It’s been two blessed years since the New York Review of Books reprinted John Williams’s flatulently boring 1965 novel Stoner and the presumably bored grandees of the book-chat world surprised all rational people by taking it up as some sort of lost classic and singing its praises from every literary pulpit in the English-speaking world. Two blessed years since this furtive and thankfully short-lived attempt at a Williams revival.
It was long enough for me to hope that the lunacy had departed from the book-chat ranks, who’d then drift back to over-praising stridently pixie-ish Workshop women. But no – the NYRB struck again by reprinting Williams’s stupefyingly dull 1972 novel Augustus, and it, too, has reaped heaps of grotesquely inaccurate praise. The attractive paperback features a specially-commissioned new Introduction by Daniel Mendelsohn, one of our most intelligent and pleasingly mandarin book critics. At first his excellent essay raised my hopes, since for the first few hundred words it seems very pointedly to avoid actually praising the book (I smiled when he calls it Williams’s “most rigorous” book, which is certainly true as far as it goes). But no, the ether eventually affects even his first-rate brain and the superlatives start rolling out – culminating rather unforgivably in his equating of Augustus with a handful of truly great historical novels like The Memoirs of Hadrian and the novels of Mary Renault.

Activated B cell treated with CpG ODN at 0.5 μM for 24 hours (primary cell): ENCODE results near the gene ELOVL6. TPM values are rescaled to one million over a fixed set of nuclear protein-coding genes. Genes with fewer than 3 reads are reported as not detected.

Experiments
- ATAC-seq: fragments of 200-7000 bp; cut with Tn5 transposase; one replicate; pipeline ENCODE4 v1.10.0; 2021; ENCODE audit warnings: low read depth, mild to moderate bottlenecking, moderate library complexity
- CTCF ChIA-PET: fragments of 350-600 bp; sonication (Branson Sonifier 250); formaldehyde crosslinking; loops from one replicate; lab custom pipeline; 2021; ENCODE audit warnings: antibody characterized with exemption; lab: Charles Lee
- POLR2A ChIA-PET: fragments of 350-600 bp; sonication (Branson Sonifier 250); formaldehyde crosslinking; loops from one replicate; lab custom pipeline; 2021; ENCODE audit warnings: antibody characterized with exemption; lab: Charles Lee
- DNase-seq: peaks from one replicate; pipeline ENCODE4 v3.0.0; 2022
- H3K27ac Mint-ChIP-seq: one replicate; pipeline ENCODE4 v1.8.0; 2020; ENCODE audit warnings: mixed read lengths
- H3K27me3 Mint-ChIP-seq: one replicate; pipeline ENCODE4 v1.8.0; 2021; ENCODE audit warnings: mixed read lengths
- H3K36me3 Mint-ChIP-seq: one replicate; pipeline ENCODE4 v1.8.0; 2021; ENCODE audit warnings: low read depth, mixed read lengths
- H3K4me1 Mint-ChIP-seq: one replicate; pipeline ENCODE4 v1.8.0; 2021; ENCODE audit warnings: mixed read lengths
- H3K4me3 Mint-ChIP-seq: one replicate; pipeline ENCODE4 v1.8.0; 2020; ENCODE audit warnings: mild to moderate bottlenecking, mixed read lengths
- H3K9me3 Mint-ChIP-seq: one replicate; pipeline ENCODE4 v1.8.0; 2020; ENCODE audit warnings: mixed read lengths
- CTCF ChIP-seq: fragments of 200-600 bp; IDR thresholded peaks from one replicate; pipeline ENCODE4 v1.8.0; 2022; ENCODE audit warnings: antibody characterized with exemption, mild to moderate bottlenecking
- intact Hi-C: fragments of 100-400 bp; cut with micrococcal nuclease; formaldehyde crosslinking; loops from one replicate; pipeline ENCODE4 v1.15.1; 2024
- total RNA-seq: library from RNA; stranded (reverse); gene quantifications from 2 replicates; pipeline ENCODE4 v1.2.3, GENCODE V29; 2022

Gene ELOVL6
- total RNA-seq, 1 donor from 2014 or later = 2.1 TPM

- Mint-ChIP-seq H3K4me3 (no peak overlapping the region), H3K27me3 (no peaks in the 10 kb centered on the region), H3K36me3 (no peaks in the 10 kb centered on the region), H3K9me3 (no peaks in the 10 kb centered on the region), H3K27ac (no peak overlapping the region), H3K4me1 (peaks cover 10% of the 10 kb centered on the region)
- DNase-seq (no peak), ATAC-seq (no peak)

And one of my most reliable reactions to such a frustration – turning to National Geographic – was thwarted this time around, and for, amazingly enough, the exact same reason! The latest National Geographic features a cover story that doesn’t just flirt within the prospect of renovating the reputation of the Roman emperor Nero but actively engages with it. I wasn’t prohibited from inquiry by the issue’s absolutely awful cover (quite possibly the worst the magazine has ever sported – an illustration of a statue of Nero holding up a lighted match while a background of Rome burns), and I settled in with Robert Draper’s article hoping against hope that the tag-lines about revisiting “Rome’s Bad Boy” was an exaggeration merely meant to sell magazines.
But no, alas. Draper goes to Rome and manages to find half a dozen bumptious Italian historians willing to say that Nero got a bad rap – that despite all those murdered relatives and despite the fact that he flattened half of Rome for his egomaniacal building projects (helpfully illustrated in the text), he was actually a progressive and misunderstood ruler. Two of the people Draper interviews say the same thing: that Nero was “no better and no worse” than the emperors who came before him or after him – a statement so preposterous it must require, I guess, the restraint of a National Geographic writer not to laugh right in the faces of the people who say it.
So: Roman revivals on all sides! Where to turn for relief? Well, fortunately the world of high fashion always makes such perfect sense …